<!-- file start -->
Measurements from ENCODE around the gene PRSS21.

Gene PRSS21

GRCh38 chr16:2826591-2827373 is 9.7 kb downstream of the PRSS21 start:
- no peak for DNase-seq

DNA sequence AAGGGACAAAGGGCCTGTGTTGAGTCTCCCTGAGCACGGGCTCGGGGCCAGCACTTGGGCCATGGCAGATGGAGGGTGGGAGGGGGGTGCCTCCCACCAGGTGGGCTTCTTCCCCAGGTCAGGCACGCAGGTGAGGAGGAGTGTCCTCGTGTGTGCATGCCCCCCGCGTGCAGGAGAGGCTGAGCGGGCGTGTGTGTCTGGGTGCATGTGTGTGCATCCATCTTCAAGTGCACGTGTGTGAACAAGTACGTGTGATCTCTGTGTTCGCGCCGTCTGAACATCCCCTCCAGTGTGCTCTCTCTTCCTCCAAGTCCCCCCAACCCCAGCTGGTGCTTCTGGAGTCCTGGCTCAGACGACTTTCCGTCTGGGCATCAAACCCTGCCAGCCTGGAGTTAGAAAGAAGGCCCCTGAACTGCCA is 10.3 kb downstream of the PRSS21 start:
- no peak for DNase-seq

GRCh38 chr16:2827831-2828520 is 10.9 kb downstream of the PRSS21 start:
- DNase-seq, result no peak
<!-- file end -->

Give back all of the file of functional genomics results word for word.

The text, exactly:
Measurements from ENCODE around the gene PRSS21.

Gene PRSS21

GRCh38 chr16:2826591-2827373 is 9.7 kb downstream of the PRSS21 start:
- no peak for DNase-seq

DNA sequence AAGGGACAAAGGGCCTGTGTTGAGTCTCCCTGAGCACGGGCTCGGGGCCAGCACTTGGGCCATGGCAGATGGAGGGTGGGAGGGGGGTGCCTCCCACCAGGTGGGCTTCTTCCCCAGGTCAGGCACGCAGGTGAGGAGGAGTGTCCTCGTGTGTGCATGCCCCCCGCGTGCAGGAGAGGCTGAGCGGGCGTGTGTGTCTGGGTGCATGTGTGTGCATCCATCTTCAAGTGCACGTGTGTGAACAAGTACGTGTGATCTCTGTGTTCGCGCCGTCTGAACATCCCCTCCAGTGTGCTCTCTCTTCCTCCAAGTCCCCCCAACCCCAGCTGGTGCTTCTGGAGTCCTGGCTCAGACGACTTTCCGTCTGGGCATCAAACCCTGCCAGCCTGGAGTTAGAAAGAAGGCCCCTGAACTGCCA is 10.3 kb downstream of the PRSS21 start:
- no peak for DNase-seq

GRCh38 chr16:2827831-2828520 is 10.9 kb downstream of the PRSS21 start:
- DNase-seq, result no peak